What do you about this attachment?
I would have to question if that single 2x is strong enough to support that weight. I would think that it would at least be doubled up.
The only thing holding it are the bolts!!
The load is carried by the two bolts, I assume there is at least one more post not shown. Support columns should be notched for the beam or rim joist to carry the load.
Before you critique the deck based upon the bolts…do you know how strong those bolts are?
The image above depicts a girder improperly relying on the sheer strength of lag bolts. Girders should bear directly on posts. ;)
I know, it did not copy right.
Thanks for bringing it up.
Girder-post connection (incorrect).
Uploaded June 16, 2009
It’s OK now, but everything installed in a home is in the process of deterioration. It’s a matter of how much sooner it will fail due to the method of installation. When all the parts are new the connection should be plenty strong judging from the photograph.
The way that single 2x girder carrying deck floor joists will fail is that the end grain of the girder will absorb moisture at a higher rate than the sides and edges. This means that the end through which bolts (or lags) are installed will be the first part of the board weakened by decay.
As decay becomes advanced the board will split along the grain line which intersects the bolt holes and at some point will fail under a load, probably an impact. Probably dancing!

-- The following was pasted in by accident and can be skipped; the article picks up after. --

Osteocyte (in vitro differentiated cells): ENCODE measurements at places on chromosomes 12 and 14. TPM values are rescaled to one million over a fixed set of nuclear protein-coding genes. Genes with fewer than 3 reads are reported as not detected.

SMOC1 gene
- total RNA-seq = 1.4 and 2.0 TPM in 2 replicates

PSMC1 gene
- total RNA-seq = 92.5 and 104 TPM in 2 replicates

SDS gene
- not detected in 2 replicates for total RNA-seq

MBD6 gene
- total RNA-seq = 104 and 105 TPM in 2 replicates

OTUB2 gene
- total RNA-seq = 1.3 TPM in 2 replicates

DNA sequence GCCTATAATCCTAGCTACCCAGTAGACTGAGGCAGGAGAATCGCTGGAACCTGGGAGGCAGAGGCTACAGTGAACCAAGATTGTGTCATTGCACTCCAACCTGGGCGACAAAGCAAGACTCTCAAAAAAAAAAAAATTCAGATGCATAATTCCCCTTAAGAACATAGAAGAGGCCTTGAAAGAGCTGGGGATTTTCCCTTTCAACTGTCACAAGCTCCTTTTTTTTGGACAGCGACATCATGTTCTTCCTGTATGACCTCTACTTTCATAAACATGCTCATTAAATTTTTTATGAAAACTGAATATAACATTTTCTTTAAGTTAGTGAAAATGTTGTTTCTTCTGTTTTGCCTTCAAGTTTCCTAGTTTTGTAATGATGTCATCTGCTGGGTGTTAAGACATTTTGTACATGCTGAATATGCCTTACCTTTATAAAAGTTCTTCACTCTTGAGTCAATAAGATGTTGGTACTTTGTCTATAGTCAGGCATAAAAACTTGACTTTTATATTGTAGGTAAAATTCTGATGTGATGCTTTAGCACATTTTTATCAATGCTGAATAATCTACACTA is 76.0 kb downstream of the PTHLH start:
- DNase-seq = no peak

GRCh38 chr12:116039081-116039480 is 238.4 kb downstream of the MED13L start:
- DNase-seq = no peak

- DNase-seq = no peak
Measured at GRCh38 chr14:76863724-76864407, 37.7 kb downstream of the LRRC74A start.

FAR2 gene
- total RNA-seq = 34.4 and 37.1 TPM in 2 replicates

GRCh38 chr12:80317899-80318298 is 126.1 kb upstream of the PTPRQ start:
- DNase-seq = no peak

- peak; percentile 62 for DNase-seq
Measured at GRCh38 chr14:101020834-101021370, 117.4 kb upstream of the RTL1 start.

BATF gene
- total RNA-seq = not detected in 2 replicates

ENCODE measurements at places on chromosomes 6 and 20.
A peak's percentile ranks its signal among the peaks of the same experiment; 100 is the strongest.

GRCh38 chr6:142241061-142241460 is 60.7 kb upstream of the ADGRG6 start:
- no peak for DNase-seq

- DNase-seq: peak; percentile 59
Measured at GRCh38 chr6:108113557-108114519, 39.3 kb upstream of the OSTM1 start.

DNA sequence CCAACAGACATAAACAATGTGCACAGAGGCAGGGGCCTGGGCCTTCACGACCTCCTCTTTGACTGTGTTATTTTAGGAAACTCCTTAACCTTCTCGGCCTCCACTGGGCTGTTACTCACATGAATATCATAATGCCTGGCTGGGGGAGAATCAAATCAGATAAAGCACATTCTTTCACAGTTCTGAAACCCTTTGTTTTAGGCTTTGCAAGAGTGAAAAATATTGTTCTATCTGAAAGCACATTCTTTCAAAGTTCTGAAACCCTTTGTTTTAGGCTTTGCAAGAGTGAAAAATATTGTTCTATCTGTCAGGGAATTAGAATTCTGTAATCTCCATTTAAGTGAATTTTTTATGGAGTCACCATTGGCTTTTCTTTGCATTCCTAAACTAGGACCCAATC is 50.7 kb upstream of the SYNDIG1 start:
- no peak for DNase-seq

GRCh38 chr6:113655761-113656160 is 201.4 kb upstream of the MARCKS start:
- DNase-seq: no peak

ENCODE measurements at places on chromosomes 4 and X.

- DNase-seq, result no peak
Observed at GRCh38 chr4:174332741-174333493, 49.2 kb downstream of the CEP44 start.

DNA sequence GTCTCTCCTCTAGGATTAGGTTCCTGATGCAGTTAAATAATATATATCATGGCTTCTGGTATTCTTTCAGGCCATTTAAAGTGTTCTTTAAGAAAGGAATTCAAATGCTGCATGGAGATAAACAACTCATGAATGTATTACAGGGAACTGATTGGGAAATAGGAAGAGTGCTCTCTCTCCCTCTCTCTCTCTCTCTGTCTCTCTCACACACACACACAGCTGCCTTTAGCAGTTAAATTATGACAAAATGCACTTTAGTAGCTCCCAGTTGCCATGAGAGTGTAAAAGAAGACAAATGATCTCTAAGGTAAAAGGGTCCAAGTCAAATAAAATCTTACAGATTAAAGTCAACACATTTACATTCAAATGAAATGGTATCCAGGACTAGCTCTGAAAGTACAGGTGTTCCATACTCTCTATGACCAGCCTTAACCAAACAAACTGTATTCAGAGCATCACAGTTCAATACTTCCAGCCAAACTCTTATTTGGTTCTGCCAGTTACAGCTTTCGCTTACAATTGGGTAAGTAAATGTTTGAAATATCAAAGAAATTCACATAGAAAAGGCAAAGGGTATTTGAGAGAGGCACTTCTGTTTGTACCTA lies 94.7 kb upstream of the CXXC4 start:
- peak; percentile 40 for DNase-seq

If the girder were notched into the post failure would be delayed.
In the report, I’d call it “lower-quality framing and a poor quality bolted connection which will fail sooner than a proper connection.” The lower quality framing refers to the single 2x girder which in quality framing would have been doubled.
It’s not a band joist at all. It’s a grider. The memeber parallel to it and seen in the phots above it is the band joist or rim joist. he rim joist is not a load-bearing member at all, but of course the girder is. As has been stated, a bolted connection where the girder does not also bear directly on a post is incorrect.
Do you have another photo, of the other side of that ‘board’? Also, maybe one (overview) of the entire structure? Something nagging at me, but don’t know what, yet.
Jeff, maybe it’s the potential for the rim/band joist to be bearing on the beam and/or post (behind the bolts) thus carrying some of the joists load?
Yes, it kinda looks like it might be.
Also curious of other support posts and beams. The photo is deceiving, as it appears that this ‘board’ runs perpendicular to the home, not parallel, as (my) eyes are accustomed to seeing.